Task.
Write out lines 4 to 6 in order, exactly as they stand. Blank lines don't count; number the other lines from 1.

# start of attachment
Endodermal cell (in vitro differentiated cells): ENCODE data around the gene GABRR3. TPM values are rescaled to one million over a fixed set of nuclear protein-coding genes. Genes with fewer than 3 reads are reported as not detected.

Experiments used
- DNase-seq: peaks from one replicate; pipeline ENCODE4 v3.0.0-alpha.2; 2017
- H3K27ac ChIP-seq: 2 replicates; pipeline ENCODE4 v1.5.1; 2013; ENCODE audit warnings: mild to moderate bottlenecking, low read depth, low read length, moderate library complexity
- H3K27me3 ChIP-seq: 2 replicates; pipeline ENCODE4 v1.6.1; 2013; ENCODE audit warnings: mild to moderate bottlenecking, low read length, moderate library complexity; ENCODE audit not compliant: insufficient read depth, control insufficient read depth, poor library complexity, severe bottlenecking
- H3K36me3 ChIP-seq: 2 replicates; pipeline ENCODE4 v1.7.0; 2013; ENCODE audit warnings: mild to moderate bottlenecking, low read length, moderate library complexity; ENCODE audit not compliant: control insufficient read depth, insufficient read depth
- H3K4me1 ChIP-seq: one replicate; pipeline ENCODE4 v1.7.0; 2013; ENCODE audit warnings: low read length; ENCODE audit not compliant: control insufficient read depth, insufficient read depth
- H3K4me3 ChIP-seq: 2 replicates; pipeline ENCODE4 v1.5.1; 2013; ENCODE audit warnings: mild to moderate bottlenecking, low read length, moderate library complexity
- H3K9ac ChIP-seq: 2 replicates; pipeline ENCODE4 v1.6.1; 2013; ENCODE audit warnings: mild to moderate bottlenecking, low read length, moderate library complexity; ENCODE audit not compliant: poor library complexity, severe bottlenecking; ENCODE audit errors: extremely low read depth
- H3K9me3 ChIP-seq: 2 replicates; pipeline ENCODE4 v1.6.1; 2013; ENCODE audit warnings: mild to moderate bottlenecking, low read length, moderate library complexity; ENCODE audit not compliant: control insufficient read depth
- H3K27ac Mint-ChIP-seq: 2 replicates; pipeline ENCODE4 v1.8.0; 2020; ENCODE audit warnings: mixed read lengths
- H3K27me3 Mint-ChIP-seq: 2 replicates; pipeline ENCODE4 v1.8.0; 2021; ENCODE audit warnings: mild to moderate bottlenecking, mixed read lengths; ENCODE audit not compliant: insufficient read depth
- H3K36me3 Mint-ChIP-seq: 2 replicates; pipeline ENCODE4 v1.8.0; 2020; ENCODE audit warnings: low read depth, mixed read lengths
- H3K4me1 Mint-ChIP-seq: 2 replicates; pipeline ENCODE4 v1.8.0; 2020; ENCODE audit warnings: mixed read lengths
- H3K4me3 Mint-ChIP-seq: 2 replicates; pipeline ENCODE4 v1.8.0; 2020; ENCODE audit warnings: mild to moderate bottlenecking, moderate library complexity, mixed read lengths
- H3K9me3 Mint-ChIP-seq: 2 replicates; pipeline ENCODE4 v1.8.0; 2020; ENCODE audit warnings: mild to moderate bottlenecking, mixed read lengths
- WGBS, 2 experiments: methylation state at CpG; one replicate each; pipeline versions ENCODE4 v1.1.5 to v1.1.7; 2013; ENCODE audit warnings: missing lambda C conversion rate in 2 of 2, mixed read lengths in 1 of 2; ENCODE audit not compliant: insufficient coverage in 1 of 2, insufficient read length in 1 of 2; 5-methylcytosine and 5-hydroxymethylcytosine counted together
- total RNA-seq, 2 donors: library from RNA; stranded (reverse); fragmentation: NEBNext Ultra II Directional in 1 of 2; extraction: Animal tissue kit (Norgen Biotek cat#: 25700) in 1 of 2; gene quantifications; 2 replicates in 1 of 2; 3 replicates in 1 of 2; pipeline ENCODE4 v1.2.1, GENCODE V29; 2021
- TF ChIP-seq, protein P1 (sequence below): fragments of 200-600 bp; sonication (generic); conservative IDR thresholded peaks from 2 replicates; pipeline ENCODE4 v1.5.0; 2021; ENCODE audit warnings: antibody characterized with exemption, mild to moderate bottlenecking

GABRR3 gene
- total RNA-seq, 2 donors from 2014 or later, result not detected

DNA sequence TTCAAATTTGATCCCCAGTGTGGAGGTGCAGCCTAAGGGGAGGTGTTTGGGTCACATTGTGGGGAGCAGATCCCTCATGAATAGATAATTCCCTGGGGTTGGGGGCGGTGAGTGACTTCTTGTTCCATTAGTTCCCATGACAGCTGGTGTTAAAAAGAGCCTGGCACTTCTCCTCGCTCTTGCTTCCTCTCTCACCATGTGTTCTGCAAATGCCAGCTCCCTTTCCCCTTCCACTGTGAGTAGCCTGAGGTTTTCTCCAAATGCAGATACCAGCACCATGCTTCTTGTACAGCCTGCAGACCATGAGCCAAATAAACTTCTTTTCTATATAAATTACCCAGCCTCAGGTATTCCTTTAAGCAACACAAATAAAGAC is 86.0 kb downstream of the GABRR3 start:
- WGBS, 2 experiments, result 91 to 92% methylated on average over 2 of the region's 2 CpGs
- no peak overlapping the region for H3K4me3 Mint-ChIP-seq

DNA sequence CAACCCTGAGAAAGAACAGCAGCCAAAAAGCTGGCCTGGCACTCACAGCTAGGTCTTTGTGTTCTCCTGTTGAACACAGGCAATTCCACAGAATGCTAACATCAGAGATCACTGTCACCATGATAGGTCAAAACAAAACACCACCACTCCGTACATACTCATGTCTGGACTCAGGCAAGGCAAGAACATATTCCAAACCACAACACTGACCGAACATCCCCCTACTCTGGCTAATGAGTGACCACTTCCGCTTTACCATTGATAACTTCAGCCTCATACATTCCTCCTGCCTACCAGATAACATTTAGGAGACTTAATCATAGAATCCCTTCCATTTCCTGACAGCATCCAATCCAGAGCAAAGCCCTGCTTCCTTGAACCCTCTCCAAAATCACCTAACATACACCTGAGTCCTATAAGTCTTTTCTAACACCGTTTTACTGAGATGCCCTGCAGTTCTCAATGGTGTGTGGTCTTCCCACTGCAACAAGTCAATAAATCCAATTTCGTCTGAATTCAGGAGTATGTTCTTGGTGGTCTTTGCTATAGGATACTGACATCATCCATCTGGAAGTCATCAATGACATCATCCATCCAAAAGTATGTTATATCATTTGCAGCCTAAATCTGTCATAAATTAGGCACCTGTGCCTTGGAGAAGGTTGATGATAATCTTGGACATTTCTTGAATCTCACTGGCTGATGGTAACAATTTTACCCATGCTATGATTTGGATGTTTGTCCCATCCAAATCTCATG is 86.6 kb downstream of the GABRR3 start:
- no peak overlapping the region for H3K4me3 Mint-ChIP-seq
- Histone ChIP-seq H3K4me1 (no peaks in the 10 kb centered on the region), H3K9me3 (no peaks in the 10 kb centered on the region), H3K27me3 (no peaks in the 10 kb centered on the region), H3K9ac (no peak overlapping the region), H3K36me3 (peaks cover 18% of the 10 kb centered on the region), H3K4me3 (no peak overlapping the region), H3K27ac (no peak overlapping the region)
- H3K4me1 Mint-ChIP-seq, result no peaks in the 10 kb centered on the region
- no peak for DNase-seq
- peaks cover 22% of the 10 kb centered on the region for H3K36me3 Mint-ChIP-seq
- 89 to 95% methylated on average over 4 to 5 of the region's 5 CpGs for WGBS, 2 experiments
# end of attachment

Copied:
- H3K27ac ChIP-seq: 2 replicates; pipeline ENCODE4 v1.5.1; 2013; ENCODE audit warnings: mild to moderate bottlenecking, low read depth, low read length, moderate library complexity
- H3K27me3 ChIP-seq: 2 replicates; pipeline ENCODE4 v1.6.1; 2013; ENCODE audit warnings: mild to moderate bottlenecking, low read length, moderate library complexity; ENCODE audit not compliant: insufficient read depth, control insufficient read depth, poor library complexity, severe bottlenecking
- H3K36me3 ChIP-seq: 2 replicates; pipeline ENCODE4 v1.7.0; 2013; ENCODE audit warnings: mild to moderate bottlenecking, low read length, moderate library complexity; ENCODE audit not compliant: control insufficient read depth, insufficient read depth